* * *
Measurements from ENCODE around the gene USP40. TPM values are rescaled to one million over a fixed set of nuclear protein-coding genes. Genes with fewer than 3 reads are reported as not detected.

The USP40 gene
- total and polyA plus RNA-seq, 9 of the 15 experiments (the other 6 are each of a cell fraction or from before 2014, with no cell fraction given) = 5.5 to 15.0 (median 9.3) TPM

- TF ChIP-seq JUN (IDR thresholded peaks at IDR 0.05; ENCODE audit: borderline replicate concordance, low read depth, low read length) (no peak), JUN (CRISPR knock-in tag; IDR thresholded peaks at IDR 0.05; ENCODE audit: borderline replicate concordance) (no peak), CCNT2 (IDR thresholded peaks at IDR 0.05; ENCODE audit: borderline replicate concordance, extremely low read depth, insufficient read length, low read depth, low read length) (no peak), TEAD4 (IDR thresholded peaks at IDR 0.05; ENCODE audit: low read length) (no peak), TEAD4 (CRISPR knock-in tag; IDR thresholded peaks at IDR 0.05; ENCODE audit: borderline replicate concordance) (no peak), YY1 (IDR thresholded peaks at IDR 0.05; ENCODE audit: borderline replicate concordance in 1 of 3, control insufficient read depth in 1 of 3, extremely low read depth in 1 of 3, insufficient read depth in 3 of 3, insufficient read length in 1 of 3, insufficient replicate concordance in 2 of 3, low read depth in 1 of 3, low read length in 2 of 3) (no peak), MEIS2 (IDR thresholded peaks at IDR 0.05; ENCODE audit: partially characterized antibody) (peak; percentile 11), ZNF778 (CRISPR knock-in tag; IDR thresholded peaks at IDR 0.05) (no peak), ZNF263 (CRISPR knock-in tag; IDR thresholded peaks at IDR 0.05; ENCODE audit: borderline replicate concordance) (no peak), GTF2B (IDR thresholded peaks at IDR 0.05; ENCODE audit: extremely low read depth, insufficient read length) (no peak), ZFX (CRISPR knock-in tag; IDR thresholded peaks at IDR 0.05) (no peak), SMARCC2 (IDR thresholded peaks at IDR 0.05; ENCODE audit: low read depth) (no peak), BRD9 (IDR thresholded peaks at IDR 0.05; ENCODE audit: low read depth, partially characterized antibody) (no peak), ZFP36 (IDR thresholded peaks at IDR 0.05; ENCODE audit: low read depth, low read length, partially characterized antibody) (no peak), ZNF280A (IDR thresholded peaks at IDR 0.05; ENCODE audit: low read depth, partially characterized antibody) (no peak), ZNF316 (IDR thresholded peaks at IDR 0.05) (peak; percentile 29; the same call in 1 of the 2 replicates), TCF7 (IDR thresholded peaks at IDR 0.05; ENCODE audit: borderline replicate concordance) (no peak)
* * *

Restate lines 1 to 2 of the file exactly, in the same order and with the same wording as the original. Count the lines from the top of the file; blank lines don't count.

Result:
Measurements from ENCODE around the gene USP40. TPM values are rescaled to one million over a fixed set of nuclear protein-coding genes. Genes with fewer than 3 reads are reported as not detected.

The USP40 gene